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Working 4 you: Be prepared for the cost of fall sports

Working 4 you: Be prepared for the cost of fall sports

There's been a lot of inspiration for young Washington kids in sports this year, with Clint Dempsey being the star of Team USA in the World Cup, and not to mention the Seahawks winning the Superbowl. But, if it's a child's first season playing sports, many parents may underestimate just how much it's going to cost.

Events like the Superbowl, the Olympics and the World Cup give aspiring athletes new heroes. Most children want to go out and play just like them, and parents are rarely going to hesitate, realizing the benefits that team sports offer.

"It's teamwork. You get to work together, and I always get to know the other team a lot," said Emma Pelletier, a youth soccer player.

Jahehi Burford, another youth soccer player added, "If you're a kid that doesn't talk in school, you can go to soccer, and you have many friends there you can just talk to."

And Soleil Brown, another youth soccer player, said, "I get to do things that I love, and I get to exercise too."

But what parents of kids playing sports for the first time might not realize is the costs can certainly add up.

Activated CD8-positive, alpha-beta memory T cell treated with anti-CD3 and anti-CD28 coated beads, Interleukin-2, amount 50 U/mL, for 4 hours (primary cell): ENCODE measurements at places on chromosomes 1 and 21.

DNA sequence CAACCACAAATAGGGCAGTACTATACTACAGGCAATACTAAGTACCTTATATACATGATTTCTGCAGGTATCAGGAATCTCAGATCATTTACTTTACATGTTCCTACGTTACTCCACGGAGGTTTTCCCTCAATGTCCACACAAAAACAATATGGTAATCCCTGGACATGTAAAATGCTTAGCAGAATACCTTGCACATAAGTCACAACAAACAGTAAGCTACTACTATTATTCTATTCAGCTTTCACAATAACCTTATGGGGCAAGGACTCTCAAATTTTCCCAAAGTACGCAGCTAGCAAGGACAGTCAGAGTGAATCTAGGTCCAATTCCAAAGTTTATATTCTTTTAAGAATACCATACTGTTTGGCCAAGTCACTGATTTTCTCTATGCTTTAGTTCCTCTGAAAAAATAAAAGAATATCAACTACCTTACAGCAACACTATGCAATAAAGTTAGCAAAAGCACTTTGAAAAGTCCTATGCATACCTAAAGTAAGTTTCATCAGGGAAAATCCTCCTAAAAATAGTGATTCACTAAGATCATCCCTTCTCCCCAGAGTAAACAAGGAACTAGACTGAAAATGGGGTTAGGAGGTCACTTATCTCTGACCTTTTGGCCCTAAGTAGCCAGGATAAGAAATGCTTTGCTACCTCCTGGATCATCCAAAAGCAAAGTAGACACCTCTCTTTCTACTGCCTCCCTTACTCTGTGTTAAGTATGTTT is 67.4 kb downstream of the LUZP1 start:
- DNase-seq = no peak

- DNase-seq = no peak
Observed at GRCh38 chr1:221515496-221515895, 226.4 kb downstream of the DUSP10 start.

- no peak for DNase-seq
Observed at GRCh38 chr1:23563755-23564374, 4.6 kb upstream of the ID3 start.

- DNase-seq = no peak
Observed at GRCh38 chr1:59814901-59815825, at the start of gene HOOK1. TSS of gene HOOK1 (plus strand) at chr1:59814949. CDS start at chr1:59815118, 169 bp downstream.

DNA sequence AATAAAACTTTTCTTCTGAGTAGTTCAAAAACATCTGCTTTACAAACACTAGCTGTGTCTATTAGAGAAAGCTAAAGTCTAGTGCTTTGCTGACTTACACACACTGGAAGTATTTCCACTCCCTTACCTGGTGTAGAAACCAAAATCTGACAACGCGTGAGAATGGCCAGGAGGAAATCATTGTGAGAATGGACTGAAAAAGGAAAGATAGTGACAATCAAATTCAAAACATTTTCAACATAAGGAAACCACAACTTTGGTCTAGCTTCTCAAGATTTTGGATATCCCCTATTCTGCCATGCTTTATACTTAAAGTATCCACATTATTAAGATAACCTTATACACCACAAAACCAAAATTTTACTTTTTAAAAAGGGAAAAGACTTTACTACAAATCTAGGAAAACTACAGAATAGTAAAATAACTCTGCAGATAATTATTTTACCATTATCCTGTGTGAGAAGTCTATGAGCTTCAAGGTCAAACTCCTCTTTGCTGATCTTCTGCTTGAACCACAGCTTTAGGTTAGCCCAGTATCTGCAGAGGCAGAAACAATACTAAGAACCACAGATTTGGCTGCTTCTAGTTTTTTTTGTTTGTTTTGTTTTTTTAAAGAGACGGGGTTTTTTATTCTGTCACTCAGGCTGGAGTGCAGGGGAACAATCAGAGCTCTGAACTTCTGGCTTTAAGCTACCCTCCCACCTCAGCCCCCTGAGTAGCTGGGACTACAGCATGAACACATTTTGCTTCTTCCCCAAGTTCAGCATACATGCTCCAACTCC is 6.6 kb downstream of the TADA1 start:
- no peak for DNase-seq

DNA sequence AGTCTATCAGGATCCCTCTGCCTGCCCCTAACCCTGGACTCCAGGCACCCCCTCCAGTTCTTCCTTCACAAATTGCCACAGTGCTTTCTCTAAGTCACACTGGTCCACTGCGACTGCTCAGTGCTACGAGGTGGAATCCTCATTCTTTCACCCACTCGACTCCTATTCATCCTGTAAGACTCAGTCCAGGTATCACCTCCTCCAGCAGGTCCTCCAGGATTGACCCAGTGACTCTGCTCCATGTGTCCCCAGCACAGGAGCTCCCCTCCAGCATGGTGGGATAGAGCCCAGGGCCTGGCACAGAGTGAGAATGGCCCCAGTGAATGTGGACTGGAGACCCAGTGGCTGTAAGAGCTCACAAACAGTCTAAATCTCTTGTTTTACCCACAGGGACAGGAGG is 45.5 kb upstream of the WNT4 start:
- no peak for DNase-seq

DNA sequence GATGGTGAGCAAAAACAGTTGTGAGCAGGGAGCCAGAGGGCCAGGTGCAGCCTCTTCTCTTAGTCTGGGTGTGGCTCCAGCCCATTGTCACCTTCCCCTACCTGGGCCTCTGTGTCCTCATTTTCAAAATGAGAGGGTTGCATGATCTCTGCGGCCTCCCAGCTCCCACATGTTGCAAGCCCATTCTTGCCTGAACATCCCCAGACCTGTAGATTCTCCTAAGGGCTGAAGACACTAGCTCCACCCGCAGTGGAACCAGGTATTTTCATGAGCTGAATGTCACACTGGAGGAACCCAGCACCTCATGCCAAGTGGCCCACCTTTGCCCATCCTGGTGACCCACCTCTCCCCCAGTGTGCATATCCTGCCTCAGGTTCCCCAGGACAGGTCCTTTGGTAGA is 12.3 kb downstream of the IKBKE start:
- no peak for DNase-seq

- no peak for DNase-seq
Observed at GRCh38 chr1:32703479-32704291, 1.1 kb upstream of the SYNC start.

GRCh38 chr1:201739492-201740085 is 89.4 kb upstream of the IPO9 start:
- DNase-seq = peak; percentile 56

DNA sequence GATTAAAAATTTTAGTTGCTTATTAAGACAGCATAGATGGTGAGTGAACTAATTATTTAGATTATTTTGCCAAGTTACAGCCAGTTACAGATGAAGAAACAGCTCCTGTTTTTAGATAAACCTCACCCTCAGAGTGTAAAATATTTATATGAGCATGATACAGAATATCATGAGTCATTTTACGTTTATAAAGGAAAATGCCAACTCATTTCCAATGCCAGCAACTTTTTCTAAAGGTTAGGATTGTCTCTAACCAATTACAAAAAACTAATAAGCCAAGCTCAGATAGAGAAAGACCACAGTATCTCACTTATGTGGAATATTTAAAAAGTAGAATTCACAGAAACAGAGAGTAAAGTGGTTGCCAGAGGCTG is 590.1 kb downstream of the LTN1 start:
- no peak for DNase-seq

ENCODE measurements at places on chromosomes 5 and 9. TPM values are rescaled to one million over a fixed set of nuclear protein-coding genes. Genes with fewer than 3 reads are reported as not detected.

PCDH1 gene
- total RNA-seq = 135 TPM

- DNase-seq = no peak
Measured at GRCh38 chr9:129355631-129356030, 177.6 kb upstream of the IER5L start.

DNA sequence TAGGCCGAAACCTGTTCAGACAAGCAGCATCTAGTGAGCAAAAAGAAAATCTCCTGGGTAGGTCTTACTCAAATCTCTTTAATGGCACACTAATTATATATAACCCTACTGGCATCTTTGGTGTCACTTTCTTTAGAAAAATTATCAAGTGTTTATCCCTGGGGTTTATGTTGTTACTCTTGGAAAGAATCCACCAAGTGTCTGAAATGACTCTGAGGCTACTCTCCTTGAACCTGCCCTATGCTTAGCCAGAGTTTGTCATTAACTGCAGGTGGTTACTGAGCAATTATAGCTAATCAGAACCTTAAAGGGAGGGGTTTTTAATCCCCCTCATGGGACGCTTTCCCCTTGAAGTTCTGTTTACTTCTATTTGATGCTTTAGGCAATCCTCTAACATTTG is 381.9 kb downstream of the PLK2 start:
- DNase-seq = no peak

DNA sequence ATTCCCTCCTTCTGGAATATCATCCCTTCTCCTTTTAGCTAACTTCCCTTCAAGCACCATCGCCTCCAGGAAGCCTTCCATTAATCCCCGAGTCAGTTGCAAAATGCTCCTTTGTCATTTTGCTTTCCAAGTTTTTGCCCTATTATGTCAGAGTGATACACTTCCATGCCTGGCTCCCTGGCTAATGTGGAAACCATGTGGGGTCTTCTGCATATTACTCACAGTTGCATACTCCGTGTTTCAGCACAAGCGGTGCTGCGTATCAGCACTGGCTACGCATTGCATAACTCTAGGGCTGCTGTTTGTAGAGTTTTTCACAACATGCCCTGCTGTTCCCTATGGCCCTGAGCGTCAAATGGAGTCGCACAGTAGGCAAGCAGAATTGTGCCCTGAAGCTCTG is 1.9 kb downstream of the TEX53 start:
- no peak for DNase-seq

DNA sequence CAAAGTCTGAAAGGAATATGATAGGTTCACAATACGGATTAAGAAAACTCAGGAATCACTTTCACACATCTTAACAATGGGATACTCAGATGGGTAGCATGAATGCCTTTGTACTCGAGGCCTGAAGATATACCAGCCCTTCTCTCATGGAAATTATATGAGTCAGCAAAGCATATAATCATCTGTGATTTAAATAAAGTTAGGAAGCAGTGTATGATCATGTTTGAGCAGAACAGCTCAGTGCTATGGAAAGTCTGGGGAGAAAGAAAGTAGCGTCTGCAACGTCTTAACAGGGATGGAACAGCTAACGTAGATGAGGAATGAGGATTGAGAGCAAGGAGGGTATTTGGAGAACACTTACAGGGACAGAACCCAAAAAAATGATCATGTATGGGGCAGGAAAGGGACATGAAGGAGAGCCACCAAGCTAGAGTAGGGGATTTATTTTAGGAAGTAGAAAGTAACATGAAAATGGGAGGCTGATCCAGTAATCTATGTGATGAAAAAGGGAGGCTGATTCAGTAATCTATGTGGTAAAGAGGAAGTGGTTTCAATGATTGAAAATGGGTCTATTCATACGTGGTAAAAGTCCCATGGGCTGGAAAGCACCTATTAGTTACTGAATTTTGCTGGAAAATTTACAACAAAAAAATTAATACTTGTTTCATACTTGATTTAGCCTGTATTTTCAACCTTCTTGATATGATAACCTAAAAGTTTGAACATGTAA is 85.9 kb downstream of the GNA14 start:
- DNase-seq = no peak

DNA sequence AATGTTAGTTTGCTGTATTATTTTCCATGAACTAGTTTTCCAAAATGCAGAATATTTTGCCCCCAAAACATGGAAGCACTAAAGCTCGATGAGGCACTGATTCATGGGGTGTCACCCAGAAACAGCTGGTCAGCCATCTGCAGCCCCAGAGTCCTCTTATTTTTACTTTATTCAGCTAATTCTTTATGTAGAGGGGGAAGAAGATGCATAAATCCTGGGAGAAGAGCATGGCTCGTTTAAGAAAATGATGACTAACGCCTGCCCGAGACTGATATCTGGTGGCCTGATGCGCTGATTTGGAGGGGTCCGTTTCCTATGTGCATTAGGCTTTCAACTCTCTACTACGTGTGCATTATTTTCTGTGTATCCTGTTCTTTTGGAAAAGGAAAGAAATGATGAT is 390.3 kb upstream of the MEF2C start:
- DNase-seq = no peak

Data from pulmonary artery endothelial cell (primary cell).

Cathy McMorris Rodgers introduces new Military Outreach Liaison

Cathy McMorris Rodgers introduces new Military Outreach Liaison

Congresswoman Cathy McMorris Rodgers released a statement Thursday announcing retired Air Force service member and longtime veterans advocate John Davis as her new Veterans and Military Outreach Liaison.

“I am both humbled and honored to welcome John Davis to my team. Over the past four decades John has dedicated his life to serving our country, our military and our veterans, and his compassion for the Eastern Washington veteran community has impacted countless lives,” the congresswoman said.

Davis' role with the congresswoman's office will be to assist veterans with their claims and records, and provide support and information on how to navigate the VA system.

Davis enlisted in the Air Force in 1968 and served in many locations, including Fairchild Air Force Base in the 92 Munitions Maintenance Squadron. While assigned at Fairchild AFB, John graudated from Spokane Falls Community College and Eastern Washington University where he studied counseling and sciences.